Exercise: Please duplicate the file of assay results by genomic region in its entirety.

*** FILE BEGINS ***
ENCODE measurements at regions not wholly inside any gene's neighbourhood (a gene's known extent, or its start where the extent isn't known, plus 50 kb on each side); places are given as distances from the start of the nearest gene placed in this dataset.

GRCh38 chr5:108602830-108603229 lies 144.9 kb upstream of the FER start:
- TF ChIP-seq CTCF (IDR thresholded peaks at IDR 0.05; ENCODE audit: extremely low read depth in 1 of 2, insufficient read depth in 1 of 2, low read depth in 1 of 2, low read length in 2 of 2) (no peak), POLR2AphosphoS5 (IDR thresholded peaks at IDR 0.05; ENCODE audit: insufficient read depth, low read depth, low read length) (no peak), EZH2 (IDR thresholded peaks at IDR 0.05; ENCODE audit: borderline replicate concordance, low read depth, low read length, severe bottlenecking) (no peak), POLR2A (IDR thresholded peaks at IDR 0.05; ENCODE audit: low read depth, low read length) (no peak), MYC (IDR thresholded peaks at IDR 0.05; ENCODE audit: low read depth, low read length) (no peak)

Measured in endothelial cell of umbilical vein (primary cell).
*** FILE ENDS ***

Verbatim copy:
ENCODE measurements at regions not wholly inside any gene's neighbourhood (a gene's known extent, or its start where the extent isn't known, plus 50 kb on each side); places are given as distances from the start of the nearest gene placed in this dataset.

GRCh38 chr5:108602830-108603229 lies 144.9 kb upstream of the FER start:
- TF ChIP-seq CTCF (IDR thresholded peaks at IDR 0.05; ENCODE audit: extremely low read depth in 1 of 2, insufficient read depth in 1 of 2, low read depth in 1 of 2, low read length in 2 of 2) (no peak), POLR2AphosphoS5 (IDR thresholded peaks at IDR 0.05; ENCODE audit: insufficient read depth, low read depth, low read length) (no peak), EZH2 (IDR thresholded peaks at IDR 0.05; ENCODE audit: borderline replicate concordance, low read depth, low read length, severe bottlenecking) (no peak), POLR2A (IDR thresholded peaks at IDR 0.05; ENCODE audit: low read depth, low read length) (no peak), MYC (IDR thresholded peaks at IDR 0.05; ENCODE audit: low read depth, low read length) (no peak)

Measured in endothelial cell of umbilical vein (primary cell).